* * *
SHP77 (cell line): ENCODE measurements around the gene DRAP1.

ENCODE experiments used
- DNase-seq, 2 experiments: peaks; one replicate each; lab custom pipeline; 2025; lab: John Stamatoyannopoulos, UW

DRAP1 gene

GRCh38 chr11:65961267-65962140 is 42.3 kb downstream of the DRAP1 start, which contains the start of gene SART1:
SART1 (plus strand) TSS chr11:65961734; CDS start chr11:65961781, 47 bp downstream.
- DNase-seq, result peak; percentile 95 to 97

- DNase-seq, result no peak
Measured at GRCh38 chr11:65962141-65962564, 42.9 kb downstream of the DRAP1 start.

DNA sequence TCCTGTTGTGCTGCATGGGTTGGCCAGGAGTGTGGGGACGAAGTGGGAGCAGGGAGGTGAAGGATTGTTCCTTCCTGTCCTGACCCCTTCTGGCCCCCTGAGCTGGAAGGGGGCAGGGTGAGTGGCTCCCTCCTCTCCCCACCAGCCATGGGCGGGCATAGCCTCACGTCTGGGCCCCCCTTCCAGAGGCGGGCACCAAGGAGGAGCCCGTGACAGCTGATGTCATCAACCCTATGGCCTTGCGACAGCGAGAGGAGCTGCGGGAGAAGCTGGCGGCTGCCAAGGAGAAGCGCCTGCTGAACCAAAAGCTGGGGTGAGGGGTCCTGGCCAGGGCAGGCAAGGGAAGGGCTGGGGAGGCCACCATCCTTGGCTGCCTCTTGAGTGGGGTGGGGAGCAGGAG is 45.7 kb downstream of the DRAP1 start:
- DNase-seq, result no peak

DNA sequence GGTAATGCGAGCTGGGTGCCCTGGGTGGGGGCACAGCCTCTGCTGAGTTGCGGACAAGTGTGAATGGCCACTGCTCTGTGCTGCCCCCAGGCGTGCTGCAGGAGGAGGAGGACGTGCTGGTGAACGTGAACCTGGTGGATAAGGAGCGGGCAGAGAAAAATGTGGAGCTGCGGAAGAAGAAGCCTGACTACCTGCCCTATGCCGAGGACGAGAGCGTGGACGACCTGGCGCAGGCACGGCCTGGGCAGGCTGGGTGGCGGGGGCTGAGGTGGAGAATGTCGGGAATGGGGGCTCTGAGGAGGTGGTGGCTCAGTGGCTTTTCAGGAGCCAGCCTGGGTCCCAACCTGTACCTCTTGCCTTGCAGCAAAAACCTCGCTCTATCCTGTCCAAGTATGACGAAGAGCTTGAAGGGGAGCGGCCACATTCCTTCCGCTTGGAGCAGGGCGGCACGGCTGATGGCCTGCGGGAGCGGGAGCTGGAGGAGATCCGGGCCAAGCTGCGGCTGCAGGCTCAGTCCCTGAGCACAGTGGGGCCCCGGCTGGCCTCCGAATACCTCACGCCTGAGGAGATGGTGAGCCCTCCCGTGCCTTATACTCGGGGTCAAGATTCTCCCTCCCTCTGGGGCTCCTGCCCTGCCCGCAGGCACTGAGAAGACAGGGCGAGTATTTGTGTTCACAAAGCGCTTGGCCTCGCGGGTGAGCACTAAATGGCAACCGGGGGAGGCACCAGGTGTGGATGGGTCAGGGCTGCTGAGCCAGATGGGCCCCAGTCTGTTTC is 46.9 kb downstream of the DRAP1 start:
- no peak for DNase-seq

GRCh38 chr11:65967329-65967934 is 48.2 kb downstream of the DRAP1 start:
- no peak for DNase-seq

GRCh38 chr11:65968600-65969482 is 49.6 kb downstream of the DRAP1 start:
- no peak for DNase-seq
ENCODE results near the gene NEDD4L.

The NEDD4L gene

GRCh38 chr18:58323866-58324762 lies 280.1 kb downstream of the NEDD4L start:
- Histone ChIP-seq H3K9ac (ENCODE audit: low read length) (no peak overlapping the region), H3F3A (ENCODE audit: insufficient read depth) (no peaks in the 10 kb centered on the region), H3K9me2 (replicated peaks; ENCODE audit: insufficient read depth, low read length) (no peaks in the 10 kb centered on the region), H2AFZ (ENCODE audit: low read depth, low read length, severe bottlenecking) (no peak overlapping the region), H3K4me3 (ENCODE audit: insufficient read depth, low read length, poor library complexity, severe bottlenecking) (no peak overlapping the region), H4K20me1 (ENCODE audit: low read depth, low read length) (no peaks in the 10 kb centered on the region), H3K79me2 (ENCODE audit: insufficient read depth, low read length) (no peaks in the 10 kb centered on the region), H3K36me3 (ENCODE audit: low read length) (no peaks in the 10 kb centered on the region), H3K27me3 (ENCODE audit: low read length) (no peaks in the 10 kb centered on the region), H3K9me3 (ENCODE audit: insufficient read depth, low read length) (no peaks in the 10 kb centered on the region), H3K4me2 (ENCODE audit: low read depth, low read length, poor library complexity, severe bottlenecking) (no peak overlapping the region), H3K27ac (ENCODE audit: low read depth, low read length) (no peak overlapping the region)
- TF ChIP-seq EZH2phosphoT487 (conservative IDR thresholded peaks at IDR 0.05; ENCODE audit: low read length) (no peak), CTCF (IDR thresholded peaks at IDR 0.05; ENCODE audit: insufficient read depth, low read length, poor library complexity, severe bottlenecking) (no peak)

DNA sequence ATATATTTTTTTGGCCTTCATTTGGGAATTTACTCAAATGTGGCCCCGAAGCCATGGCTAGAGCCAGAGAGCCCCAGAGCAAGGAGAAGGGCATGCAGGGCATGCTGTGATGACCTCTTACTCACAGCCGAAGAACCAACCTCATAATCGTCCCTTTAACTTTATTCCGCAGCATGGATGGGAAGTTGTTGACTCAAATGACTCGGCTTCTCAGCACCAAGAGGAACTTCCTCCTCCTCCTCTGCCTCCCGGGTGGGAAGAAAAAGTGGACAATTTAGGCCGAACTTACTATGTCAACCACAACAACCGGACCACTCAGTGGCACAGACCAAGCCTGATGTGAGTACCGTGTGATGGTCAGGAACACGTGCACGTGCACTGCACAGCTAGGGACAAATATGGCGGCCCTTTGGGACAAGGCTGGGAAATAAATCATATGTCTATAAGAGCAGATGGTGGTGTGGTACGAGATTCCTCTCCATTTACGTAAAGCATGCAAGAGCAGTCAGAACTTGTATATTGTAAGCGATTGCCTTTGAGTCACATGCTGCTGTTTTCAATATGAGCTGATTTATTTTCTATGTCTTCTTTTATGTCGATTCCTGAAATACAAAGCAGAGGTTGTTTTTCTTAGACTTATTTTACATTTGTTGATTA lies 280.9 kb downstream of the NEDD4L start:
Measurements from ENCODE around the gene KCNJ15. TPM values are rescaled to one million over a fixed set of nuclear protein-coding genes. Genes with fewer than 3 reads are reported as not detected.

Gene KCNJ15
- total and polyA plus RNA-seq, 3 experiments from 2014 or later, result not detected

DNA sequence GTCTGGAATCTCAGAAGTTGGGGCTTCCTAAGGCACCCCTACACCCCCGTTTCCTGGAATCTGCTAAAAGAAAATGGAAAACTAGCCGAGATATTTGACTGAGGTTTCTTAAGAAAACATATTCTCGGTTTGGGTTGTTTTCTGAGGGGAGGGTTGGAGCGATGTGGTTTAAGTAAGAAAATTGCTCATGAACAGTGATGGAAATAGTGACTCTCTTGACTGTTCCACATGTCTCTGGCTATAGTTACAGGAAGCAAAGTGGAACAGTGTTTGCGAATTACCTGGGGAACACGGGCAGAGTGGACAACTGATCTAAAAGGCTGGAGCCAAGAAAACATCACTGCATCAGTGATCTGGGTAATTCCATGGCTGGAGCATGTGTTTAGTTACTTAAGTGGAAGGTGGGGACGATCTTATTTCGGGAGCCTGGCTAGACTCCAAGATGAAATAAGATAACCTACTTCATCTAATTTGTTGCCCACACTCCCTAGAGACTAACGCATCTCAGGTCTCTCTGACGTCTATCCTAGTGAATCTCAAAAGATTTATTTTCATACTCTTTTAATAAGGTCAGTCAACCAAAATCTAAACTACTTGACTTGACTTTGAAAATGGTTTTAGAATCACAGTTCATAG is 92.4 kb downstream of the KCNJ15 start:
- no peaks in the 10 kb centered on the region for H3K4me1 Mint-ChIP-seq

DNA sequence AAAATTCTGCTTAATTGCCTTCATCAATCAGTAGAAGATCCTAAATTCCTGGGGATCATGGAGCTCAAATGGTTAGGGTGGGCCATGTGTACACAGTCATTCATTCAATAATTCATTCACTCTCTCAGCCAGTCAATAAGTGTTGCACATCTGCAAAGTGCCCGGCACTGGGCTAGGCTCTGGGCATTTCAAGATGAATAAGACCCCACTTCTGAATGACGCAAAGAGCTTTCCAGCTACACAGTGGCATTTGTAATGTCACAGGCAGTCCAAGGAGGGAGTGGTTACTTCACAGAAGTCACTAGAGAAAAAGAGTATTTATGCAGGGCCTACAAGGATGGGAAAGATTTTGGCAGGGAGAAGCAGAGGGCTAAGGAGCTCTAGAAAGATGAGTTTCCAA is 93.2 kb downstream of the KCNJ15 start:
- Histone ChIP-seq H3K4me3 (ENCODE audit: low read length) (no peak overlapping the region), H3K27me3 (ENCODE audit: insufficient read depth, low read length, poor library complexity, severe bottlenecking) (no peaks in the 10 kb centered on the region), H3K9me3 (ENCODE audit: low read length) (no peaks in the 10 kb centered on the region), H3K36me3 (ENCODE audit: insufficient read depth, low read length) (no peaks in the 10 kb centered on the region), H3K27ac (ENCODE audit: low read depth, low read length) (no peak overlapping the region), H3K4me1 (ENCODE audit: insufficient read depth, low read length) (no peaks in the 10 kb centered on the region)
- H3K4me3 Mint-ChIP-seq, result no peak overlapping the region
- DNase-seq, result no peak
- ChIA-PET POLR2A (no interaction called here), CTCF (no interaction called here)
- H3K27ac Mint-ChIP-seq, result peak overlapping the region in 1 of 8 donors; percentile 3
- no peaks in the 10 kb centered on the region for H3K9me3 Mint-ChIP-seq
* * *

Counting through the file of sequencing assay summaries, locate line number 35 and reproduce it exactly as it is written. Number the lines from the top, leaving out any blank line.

- no peaks in the 10 kb centered on the region for H3K9me3 Mint-ChIP-seq